News - February 2020 Edition 2

Important:

Clients should not act solely on the basis of the material contained in this newsletter. Items herein are general comments only and do not constitute or convey advice per se. Also changes in legislation may occur quickly. We therefore recommend that our formal advice be sought before acting in any of the areas.

This newsletter is issued as a helpful guide to clients and for their private information. Therefore it should be regarded as confidential and not be made available to any person without our prior approval.  

Please contact us if you wish to discuss how the points raised in this edition specifically affect you.

MYEFO – 2019/20

Treasury has released its Mid-Year Economic and Fiscal Outlook (‘MYEFO’) for 2019/20 forecasting a surplus of approximately $5 billion.

Proposed new record-keeping course


One new tax-related measure of note in the MYEFO was the announcement the ATO would be provided with a new discretion to direct taxpayers (found to be lacking in their substantiation efforts under audit) to undertake an approved record-keeping course, instead of applying financial penalties.

This is yet another measure designed to tackle the ‘black’ or ‘cash’ economy.

Specifically, the Commissioner will be given the discretion to direct taxpayers to undertake the course where he reasonably believes there has been a failure by the taxpayer to comply with their reporting obligations.

The Commissioner will not apply this discretion to those who disengage with the tax system or who deliberately avoid their record-keeping obligations.

Note: Such a proposal raises obvious concerns as to the onerous nature of having to comply with such a course, particularly for small business owners whose main priority is to run their business.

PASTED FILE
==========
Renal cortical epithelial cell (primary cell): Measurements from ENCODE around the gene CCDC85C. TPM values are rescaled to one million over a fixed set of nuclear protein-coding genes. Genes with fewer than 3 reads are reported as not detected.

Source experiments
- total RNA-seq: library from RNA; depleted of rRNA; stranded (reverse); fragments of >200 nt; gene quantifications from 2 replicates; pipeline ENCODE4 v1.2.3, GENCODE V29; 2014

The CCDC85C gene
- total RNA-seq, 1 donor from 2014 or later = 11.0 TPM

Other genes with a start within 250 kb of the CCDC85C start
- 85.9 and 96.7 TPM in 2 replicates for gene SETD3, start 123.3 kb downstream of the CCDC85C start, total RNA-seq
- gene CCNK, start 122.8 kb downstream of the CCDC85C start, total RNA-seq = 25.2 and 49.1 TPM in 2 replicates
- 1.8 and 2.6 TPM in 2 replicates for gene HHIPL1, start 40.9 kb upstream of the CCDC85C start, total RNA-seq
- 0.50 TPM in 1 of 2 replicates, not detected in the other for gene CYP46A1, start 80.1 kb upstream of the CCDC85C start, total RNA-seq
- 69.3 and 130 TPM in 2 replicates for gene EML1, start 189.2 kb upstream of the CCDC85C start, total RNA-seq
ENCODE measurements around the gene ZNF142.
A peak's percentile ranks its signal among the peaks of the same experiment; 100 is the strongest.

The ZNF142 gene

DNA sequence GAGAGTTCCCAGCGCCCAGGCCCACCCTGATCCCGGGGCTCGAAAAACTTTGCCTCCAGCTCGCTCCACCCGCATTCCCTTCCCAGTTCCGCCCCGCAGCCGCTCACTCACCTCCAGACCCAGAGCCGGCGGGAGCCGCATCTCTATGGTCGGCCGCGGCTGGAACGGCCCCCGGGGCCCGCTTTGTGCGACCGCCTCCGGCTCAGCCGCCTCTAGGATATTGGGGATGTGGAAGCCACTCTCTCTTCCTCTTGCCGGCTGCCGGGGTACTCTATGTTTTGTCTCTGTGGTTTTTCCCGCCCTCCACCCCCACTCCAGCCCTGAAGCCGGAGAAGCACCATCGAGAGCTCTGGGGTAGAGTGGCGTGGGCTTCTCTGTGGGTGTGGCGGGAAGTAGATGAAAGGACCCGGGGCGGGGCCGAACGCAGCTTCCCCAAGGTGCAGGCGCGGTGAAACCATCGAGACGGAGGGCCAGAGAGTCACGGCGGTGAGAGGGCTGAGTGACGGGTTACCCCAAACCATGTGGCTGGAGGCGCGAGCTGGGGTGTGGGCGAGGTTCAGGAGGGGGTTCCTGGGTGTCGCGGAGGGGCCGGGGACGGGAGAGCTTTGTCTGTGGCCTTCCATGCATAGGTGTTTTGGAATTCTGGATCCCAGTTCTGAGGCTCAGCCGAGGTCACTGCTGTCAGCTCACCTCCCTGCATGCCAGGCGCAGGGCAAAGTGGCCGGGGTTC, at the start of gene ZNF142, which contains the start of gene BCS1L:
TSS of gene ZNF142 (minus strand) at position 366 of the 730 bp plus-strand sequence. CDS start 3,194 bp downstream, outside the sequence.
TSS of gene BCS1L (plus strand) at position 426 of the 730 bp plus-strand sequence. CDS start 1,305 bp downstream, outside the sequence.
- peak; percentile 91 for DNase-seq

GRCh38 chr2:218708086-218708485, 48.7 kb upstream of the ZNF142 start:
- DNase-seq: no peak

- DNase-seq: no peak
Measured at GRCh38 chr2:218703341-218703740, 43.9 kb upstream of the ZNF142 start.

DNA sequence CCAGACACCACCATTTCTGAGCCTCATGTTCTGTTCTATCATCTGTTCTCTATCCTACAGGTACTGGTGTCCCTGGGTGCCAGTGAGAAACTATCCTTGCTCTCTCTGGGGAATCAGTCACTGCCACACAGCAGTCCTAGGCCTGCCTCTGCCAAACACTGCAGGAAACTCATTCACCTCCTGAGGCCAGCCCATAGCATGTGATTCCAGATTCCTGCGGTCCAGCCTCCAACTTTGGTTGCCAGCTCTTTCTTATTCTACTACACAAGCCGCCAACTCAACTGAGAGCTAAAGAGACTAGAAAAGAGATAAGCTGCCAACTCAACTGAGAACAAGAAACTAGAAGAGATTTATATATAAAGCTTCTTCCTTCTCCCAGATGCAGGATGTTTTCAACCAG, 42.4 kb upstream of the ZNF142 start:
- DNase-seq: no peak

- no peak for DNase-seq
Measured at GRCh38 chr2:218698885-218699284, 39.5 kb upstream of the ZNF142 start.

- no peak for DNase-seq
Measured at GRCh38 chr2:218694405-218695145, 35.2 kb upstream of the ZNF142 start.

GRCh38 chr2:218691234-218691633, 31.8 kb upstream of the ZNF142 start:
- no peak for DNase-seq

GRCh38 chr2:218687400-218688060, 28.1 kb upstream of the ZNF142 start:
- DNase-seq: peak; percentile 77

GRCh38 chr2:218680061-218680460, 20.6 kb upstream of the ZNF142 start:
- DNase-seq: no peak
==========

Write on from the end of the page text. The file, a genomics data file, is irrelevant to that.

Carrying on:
Interestingly, there is a precedent for similar ATO directions to taxpayers (i.e., to undertake an approved course), with legislation passed earlier this year allowing the Commissioner to require employers to undertake a superannuation guarantee obligations course where there has been a failure by an employer to comply with those obligations.

New ‘gig’ economy reporting

Additionally, the MYEFO also announced the Government’s intention to implement a new third-party reporting regime for the sharing economy.


This will apply to businesses who operate via online platforms within the ‘sharing’ or ‘gig’ economy (e.g., Uber and Airbnb).

It is proposed to be introduced in two stages, starting from 1 July 2022 (for ride-sharing and accommodation platforms) and from 1 July 2023 (for asset sharing, food delivery and tasking-based platforms).

The online platforms will be required to report identification and income information for all its participating members (i.e., both the sellers and providers).

These reports will go directly to the ATO for data-matching (i.e., review and audit) purposes. Ref: MYEFO 2019/20

The ATO’s Bushfire crisis response

In response to the devastating bushfires across large parts of Australia, the ATO has been keen to advise those impacted that it understands people’s priority is their family and community.

If taxpayers live in one of the identified impacted postcodes, the ATO will automatically defer any lodgements or payments, meaning that income tax, activity statement, SMSF and FBT lodgements (and their associated payments) are deferred until 28 May 2020.

For those affected not in the current ATO postcodes list, assistance can still be provided, with impacted taxpayers encouraged to phone the ATO’s Emergency Support Infoline on 1800 806 218.

Note: Please contact our office if you have been impacted by this or another disaster for assistance. Ref: ATO website, 20 January 2020 and ATO media release, 20 January 2020.